A Grid Manager’s Nightmare

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By Ed Caryl

The California Independent System Operator (ISO) manages the high-voltage wholesale power grid for the state of California. On their web site, they have several links including one to yesterday’s hourly breakdown of power usage and sources. The figures below are for May 25 2011.

Figure 1. The hourly breakdown of renewable power fed to the California grid. Source: California ISO.
http://www.caiso.com/outlook/SystemStatus.html

In California, most wind power is generated in three high wind locations: Altamont pass east of San Francisco, Tehachapi pass east of Bakersfield, and San Gorgonio pass near Palm Springs. Notice the huge drop in the wind farm output centered on 10 AM local time. The wind power output at all the wind farms dropped from over 1800 Megawatts to less than 200 Megawatts in less than six hours. Solar power picked up about 400 Megawatts of that, but solar had a glitch of it’s own at about 5 PM, when a cloud obscured the sun at the major solar plant in the Mojave Desert. The grid had to replace this power, just when the load was reaching maximum in the middle of the day. Where did the backup power come from? As you can clearly see in figure 1, none of the backup power came from a renewable source.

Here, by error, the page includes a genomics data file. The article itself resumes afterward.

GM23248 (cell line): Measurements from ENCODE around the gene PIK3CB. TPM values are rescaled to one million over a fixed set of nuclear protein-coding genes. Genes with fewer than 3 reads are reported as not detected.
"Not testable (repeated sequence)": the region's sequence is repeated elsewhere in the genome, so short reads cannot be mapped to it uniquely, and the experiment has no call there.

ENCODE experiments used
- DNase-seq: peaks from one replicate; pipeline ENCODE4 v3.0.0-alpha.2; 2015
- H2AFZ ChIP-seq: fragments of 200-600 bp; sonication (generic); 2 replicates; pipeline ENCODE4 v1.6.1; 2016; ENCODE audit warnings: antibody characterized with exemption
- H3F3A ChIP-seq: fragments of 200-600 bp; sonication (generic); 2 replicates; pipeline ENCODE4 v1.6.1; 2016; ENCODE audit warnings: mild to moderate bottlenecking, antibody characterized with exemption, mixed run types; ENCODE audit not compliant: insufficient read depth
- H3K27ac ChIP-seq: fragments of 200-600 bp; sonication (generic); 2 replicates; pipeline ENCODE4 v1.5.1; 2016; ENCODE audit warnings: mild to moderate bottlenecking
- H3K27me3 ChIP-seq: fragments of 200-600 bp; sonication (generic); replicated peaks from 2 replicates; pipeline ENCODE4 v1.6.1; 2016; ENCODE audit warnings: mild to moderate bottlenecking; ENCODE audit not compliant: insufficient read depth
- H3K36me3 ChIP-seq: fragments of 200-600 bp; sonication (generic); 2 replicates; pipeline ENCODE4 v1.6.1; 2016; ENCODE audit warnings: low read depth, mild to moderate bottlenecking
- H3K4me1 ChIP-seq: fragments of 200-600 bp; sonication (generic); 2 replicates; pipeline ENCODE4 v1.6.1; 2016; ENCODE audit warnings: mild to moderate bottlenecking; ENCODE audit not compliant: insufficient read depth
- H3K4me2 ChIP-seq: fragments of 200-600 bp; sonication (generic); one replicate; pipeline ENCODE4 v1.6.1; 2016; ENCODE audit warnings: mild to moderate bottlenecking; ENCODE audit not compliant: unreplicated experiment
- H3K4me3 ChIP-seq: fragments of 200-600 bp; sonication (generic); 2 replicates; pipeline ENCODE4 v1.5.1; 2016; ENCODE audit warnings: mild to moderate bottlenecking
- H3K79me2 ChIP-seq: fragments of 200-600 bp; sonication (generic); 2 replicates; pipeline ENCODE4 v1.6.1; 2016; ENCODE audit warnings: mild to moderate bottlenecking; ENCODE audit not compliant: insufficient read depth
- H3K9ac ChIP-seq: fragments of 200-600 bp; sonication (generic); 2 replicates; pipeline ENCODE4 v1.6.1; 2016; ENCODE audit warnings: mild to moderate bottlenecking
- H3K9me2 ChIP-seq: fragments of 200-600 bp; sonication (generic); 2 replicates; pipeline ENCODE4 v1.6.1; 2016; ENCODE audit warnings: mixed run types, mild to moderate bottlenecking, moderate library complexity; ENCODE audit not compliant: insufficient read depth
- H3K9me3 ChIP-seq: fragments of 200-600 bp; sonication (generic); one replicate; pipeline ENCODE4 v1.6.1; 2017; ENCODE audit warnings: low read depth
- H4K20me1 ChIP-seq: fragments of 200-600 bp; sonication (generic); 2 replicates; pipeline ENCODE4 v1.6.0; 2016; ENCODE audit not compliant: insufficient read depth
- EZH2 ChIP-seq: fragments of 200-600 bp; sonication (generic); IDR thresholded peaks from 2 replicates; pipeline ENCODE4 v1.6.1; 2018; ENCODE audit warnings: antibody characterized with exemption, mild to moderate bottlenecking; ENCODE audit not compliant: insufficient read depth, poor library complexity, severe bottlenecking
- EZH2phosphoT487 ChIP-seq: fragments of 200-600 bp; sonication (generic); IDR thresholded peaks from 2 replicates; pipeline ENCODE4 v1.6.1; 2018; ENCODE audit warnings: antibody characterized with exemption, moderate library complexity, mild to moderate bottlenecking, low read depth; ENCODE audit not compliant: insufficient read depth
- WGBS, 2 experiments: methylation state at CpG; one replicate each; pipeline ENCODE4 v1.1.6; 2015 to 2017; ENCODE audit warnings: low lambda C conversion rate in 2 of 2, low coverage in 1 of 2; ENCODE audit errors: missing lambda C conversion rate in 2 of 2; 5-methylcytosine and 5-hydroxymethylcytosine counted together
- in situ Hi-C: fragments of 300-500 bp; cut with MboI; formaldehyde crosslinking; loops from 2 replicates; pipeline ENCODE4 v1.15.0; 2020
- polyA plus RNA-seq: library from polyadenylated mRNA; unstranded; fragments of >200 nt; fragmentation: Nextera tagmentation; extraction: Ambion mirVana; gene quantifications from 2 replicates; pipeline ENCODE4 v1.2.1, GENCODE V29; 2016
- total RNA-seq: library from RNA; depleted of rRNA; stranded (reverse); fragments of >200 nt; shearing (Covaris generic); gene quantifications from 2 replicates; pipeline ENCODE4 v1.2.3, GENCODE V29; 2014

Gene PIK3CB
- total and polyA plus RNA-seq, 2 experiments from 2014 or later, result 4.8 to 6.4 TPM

Figure 2. The hourly breakdown of all electrical power production in California on May 25th 2011. Source: California ISO, same link as above.

California must import up to 33% of its power, most from thermal and nuclear plants in other southwest states, and some from hydroelectric dams in the Pacific Northwest. As you can see from the plot in figure 2, most of the slack when the wind died came from thermal power plants in California and imported power from other states. Nuclear plants are difficult to throttle up and down, so most of that make-up power came from thermal sources (fossil fueled).

To be available on a moments notice, (or even on a few hours notice) thermal power plants are on “standby” status. In most cases this means that they have turbines already turning, feeding minimal power to the grid, so that they can be “throttled up’ quickly. The fastest responding are the natural gas powered plants. Coal powered plants take a bit longer to be fired up.